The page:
Take the following example:
- Your company spends $500 organizing an event in November, but doesn’t receive the $1,000 payment for that event until February.
- Using the accrual method, your income statement will now show $1,000 of revenues in November.
- Additionally, the $1,000 will also be reflected as an accounts receivable item on your November balance sheet.
- Finally, the estimated true profit of $500 for the service delivered will be added to your owner’s equity or retained earnings.
Despite the time lag between the delivery of services and receipt of payment, the event’s expenses are matched with the event’s revenues irrespective of when the customer actually pays.
Accrual accounting can defer your tax liability
Both cash accounting and accrual accounting can offer flexibility around tax planning. In the case of accrual accounting, if you receive an advance payment in 2015 for services that you agree to perform by the end of the following year, you can delay paying taxes on that income until the next tax year.
See IRS guidelines on how to report advance payment for services using the accrual accounting method.
Disadvantages of Accrual Accounting
Whereas accrual accounting’s strengths lie in accurately showing business profitability and representing long-term revenues and expenses, it has a few drawbacks as well.
Here are some pitfalls of accrual accounting to keep in mind if you’re contemplating transitioning from the cash method.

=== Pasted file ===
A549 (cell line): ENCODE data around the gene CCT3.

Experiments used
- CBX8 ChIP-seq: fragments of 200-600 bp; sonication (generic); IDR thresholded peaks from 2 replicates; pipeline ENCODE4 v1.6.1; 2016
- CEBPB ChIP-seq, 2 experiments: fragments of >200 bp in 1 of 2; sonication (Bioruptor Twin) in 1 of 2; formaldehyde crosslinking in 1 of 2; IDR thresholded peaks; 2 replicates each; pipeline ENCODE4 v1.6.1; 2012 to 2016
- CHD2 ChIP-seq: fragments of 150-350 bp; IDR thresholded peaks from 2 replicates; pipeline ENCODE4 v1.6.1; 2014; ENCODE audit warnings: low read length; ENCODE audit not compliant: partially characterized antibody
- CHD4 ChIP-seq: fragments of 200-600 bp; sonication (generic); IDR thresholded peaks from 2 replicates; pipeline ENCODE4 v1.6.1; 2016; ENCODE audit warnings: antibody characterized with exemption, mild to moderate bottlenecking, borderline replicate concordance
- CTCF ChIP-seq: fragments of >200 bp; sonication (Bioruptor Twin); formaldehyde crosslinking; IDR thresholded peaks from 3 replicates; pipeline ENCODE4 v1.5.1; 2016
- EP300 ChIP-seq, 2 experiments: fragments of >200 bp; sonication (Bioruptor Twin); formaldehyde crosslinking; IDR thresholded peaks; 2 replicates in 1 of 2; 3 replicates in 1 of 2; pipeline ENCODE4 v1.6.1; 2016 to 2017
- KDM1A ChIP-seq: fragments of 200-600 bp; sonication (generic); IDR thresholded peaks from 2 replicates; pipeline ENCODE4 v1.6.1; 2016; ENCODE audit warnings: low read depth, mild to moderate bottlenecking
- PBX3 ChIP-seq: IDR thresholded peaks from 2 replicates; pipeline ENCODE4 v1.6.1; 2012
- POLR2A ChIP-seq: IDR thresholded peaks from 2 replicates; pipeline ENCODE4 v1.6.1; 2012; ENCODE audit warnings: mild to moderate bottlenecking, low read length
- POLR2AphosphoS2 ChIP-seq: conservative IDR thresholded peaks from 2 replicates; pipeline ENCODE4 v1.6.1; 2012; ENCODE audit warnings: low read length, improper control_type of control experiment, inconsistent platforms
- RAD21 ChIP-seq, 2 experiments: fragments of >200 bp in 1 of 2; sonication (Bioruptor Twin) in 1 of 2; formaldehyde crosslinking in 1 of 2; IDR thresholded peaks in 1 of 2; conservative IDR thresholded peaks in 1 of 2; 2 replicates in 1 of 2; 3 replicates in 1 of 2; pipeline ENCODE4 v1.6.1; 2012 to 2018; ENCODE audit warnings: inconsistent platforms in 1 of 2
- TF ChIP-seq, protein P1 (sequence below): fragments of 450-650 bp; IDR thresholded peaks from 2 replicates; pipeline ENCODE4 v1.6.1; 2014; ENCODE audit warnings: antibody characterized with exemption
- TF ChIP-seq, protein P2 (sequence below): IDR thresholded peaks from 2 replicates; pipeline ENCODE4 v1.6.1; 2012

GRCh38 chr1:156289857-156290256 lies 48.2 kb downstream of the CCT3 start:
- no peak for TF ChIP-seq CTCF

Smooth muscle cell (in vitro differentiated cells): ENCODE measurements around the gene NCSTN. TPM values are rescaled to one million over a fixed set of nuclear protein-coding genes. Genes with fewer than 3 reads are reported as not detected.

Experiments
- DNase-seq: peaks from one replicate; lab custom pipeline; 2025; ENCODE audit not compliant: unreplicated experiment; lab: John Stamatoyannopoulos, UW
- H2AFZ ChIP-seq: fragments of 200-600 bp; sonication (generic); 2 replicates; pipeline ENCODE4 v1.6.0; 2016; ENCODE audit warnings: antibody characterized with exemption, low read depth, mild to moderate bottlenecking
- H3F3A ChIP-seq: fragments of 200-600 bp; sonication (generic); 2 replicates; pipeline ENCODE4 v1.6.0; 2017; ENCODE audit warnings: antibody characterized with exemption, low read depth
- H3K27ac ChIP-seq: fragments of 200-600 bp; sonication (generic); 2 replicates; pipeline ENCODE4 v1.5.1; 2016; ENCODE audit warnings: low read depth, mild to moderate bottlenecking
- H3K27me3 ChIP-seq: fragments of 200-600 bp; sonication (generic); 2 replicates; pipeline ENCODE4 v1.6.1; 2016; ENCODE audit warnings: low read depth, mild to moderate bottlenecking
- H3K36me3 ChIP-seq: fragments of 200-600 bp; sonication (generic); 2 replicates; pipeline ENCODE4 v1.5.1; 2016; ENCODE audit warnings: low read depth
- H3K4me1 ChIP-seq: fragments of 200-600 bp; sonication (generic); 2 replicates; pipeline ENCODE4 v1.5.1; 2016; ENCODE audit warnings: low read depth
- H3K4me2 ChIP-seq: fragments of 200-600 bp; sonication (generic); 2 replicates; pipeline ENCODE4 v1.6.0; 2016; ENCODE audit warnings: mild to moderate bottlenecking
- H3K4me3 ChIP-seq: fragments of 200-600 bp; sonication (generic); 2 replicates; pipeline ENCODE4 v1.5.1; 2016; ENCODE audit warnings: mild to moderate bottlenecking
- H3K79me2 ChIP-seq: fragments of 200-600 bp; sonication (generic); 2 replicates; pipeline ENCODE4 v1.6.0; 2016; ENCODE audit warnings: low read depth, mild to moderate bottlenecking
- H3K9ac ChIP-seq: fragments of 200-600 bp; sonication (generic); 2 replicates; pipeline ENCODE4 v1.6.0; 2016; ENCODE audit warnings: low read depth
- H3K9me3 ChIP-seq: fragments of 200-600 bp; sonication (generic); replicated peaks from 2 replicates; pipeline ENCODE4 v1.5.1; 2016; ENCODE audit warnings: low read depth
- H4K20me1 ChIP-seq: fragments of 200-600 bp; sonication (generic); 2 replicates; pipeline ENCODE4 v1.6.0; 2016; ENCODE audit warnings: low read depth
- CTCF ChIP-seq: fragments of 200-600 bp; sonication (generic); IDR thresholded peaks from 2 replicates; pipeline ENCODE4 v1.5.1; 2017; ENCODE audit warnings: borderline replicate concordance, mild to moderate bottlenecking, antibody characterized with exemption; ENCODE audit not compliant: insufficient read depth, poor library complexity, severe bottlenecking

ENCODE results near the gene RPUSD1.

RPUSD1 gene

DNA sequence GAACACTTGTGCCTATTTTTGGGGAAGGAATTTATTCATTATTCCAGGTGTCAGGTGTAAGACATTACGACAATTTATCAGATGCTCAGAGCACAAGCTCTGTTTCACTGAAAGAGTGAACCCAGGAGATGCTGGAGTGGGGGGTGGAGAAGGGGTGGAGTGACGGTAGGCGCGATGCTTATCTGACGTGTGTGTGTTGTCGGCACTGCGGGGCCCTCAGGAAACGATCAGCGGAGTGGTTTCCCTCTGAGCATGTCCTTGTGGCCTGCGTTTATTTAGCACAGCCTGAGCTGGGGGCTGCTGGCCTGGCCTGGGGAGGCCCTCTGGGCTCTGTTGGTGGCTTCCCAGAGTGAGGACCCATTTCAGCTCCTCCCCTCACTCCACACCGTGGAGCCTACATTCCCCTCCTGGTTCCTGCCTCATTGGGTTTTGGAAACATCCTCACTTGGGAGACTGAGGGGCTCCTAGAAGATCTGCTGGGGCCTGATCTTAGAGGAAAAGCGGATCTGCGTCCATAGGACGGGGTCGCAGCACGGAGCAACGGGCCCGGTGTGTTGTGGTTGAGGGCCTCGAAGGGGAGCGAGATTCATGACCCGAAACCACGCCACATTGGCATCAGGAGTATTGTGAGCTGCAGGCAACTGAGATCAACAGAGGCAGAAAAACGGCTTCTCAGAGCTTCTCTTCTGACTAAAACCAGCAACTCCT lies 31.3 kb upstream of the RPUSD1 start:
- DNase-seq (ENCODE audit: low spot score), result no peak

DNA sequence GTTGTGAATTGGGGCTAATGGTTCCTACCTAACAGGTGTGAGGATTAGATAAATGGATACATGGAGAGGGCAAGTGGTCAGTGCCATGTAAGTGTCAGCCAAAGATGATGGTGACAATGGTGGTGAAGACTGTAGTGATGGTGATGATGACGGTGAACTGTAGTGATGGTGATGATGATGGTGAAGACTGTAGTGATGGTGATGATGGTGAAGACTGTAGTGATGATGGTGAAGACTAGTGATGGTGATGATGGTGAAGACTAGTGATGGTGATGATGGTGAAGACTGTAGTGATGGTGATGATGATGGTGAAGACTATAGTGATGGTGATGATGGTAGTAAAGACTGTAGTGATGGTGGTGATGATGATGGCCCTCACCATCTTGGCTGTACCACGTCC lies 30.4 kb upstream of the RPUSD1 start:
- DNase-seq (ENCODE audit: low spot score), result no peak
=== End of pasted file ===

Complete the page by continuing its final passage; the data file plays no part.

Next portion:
Accrual accounting ignores cash flows
Under the accrual accounting method, the amount of cash coming in from your sales may not always match up with the revenues you’re reporting on your books. In other words, even if your income statement shows thousands of dollars in sales, your actual bank account may show a smaller balance if customers haven’t paid what they owe you. As a result, accrual accounting does a poor job of tracking cash flows.
Accrual accounting requires more bookkeeping and staff resources
Due to the added complexity and paperwork required under the accrual method of accounting, it tends to be viewed by small business owners as more complicated and expensive to implement. Because you record revenues before you actually see the cash, you’ll need to track your cash flow separately under the accrual method to ensure you can cover your bills from month to month.
One way to offset the people and time resources required under accrual accounting is to invest in automation tools and software, such as QuickBooks.
Using the Accrual Method for Your Business
According to the Financial Accounting Standards Board (FASB), “Accrual accounting goes beyond cash transactions to provide information about assets, liabilities and earnings.” In other words, accrual accounting provides a better picture of your overall financial position. Since the accrual method conforms to GAAP, the set of guidelines and rules used to prepare and standardize the financial reports of both public and private companies in the U.S., accrual accounting is widely considered to be the standard (and oftentimes more accurate) accounting method for most companies.
If you’re contemplating moving your organization from cash accounting to accrual accounting, or to a hybrid method that combines cash, accrual and special methods of accounting, refer to IRS Publication 538 and Form 3115 for further guidance.